© Colleen McLaughlin

Winner, 2009 ‘Bronze Spur Award’, Drovers’ Camp Festival, Camooweal Queensland.

For centuries men have reckoned time by the
position of the Southern Cross constellation on
its nightly orbit through the skies.


Call me when the Cross turns over — then I know the dawn is near,
dark is thick and silent round me, still the stars are shining clear.
I should hear the horse bells ringing — hear the clink of hobble chains —
know the horse boy, Jim, has risen long before the darkness wanes.


But there’s silence.  There is waiting for the far off distant whirr
of the chopper blades rotating, setting all the bush astir.

Smell the smoke.  The coals are glowing and the cook is on his feet.
Tucks the damper in the ashes, stokes the fire and checks the heat.
Sees the billy’s boiling briskly — time to throw the tea leaves in —
pull the boots on, roll the bluey, let the day long tasks begin.

Generator breaks the silence —cook van lights are all aglow —
armth and comfort are around us — steak and onions on the go.

Take the bridle, think while walking, “There’s a long, hard day ahead,
need a horse whose heart will take me over plain and watershed.”
Saddle’s on.  He tenses muscles. “Mate, just pull the girth up tight —
you can tell the way he’s looking, he’s just itching for a fight.”

Bikes will maybe need refuelling — check the tyres and climb aboard —
kick the starter — gun the motor — overhead the chopper soared.

Fifteen miles to reach the bound’ry, and the wings are spreading wide,
turn them in and search the pockets where the rogues and laggards hide.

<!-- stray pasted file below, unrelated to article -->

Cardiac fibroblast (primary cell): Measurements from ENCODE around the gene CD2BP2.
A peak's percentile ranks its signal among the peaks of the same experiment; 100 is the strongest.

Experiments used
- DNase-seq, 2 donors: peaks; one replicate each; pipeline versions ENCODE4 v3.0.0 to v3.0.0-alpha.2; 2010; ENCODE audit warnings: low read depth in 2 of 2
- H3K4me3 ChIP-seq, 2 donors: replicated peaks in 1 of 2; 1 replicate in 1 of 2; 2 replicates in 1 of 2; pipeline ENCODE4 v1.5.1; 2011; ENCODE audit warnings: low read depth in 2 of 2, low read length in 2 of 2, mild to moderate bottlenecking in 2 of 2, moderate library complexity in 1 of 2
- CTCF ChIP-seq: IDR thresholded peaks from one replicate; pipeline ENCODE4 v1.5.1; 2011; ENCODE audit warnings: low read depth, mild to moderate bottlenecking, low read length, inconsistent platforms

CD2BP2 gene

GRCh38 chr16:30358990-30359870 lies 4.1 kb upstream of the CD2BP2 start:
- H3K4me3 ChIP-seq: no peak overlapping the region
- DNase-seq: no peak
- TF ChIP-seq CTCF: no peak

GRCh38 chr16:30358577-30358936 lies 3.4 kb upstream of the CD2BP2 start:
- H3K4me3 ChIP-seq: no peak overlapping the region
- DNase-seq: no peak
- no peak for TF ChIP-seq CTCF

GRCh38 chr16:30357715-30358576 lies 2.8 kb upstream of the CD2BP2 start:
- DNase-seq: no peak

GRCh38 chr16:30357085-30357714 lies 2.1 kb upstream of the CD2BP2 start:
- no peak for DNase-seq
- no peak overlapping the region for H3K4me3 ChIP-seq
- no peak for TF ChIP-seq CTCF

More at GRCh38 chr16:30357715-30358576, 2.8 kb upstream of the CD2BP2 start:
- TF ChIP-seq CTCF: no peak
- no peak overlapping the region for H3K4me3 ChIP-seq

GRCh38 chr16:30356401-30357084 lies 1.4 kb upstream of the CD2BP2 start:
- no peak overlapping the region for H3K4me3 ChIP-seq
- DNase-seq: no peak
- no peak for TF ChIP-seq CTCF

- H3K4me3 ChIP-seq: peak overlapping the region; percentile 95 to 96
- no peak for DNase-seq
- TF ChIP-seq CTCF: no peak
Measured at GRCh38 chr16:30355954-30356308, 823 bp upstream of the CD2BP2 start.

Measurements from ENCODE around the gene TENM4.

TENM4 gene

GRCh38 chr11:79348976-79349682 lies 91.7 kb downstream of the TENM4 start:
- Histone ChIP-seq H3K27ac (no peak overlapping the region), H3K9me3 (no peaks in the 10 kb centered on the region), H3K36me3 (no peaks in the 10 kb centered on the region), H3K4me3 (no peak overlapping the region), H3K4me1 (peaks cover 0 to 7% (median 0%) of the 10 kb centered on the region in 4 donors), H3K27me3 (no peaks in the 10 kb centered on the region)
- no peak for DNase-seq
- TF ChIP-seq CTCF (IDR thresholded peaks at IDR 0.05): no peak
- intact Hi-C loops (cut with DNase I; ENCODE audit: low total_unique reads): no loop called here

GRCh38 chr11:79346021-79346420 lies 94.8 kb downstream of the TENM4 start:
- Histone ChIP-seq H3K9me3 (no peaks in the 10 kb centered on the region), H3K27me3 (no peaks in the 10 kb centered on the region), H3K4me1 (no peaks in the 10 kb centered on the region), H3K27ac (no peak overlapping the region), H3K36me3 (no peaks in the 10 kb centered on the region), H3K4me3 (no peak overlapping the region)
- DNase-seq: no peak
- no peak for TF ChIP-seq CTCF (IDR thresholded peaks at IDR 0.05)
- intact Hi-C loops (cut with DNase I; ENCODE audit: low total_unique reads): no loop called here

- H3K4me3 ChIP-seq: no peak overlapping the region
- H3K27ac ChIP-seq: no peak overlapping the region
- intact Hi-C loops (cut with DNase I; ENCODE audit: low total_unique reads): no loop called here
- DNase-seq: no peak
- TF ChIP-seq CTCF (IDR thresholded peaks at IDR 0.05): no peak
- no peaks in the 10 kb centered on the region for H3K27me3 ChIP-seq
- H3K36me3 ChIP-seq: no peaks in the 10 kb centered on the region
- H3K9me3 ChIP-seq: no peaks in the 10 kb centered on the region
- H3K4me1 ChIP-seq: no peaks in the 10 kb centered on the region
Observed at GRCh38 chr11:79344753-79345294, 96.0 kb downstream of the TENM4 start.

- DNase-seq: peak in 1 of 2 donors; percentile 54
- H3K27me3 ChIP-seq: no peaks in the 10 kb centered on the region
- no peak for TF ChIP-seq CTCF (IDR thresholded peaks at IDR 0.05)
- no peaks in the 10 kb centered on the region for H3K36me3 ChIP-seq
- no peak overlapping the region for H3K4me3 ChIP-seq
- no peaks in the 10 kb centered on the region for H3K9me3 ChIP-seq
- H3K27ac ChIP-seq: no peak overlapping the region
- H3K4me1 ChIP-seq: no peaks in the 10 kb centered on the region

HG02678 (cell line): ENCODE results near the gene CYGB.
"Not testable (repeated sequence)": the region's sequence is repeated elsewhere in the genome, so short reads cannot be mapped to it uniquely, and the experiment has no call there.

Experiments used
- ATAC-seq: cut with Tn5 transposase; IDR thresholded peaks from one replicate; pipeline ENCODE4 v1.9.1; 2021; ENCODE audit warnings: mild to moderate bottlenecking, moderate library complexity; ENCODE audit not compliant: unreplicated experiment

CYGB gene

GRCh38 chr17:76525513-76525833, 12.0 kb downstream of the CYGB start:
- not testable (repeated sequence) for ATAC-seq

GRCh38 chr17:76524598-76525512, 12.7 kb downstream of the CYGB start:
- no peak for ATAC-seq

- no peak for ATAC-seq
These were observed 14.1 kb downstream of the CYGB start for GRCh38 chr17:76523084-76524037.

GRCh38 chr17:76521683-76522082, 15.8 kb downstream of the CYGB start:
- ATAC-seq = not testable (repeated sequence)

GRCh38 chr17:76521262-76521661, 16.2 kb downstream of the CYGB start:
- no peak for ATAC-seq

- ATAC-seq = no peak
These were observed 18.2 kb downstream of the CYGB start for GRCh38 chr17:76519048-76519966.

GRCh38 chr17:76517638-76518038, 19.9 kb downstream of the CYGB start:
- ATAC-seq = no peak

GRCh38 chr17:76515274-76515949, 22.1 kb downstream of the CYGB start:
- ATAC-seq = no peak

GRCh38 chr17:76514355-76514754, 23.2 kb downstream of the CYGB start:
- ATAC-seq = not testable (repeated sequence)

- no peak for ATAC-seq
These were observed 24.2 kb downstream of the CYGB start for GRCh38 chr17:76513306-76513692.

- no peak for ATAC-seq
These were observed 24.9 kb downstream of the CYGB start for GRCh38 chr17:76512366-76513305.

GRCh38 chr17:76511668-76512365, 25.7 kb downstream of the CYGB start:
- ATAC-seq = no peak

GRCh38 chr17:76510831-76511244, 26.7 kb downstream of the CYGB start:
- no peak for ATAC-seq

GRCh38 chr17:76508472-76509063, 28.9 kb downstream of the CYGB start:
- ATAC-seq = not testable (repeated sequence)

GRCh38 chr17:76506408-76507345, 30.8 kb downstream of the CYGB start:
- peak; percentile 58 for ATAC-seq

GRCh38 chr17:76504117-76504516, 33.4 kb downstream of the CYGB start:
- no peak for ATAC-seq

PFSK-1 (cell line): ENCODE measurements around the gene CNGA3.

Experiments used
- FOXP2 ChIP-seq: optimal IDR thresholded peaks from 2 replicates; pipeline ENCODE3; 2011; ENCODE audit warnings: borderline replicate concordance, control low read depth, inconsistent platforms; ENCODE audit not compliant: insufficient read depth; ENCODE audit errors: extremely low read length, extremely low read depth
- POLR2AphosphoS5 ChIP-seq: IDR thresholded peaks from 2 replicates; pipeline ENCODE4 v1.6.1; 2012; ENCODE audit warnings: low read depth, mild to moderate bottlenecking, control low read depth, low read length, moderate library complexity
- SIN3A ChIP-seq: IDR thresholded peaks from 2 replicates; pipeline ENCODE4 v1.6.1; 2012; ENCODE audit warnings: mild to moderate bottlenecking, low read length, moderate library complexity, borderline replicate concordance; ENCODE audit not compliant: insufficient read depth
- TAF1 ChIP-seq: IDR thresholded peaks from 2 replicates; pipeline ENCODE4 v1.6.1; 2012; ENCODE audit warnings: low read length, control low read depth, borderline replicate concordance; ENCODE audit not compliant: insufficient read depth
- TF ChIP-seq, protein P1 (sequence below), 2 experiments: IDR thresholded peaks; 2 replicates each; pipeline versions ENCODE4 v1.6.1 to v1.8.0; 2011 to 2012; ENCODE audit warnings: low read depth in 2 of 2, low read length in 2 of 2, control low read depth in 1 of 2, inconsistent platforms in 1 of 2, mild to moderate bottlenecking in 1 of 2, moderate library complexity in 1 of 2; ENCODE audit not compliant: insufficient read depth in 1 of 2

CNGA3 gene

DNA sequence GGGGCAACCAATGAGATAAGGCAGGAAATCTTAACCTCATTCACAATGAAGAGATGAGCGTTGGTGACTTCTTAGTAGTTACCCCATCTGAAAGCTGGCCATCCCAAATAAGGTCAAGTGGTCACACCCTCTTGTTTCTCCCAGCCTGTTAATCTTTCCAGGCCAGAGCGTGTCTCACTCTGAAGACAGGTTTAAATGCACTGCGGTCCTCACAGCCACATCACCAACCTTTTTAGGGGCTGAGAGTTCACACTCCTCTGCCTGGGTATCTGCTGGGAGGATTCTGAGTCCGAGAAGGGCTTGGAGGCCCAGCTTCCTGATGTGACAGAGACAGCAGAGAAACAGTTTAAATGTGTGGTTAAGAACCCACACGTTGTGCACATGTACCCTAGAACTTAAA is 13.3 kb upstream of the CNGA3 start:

Time goes by and dust clouds eddy, dinner camp is far behind,
mob is steady as the sun sets and the holding yards we find.


Eighteen hundred head are yarded, in the time we took to ride
from the breakfast camp at daylight to the fence the other side.
Rotors whirring — bikes back-firing — bawling mothers calling calves —
time’s the essence of the contract.  Nothing can be done by halves.
Not a drover now is waiting for a mob to hit the road.
But by sundown trucks are leaving taking out each drafted load.


Call it change, or call it progress, call it what you think is best.
Time’s we knew and old traditions, all are gone and laid to rest.
Men whose hands were light as feathers, when they touched the bridle reins,
grab the bars of bikes with passion, as they search the hills and plains.
Still, call me when the Cross turns over, when the dawn winds cool the air,
and the bush begins to waken, for my heart will still be there.
When I see the daylight breaking, see the stars put out their lights,
then I know that time is timeless, while the Cross turns through the nights.

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